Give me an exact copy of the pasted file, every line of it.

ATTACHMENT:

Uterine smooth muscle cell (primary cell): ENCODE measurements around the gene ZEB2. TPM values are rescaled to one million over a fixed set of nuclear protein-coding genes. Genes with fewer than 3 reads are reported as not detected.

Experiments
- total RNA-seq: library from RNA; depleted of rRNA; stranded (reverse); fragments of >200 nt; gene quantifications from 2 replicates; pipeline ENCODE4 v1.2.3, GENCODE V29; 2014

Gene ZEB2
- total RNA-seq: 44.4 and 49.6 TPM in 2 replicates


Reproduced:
Uterine smooth muscle cell (primary cell): ENCODE measurements around the gene ZEB2. TPM values are rescaled to one million over a fixed set of nuclear protein-coding genes. Genes with fewer than 3 reads are reported as not detected.

Experiments
- total RNA-seq: library from RNA; depleted of rRNA; stranded (reverse); fragments of >200 nt; gene quantifications from 2 replicates; pipeline ENCODE4 v1.2.3, GENCODE V29; 2014

Gene ZEB2
- total RNA-seq: 44.4 and 49.6 TPM in 2 replicates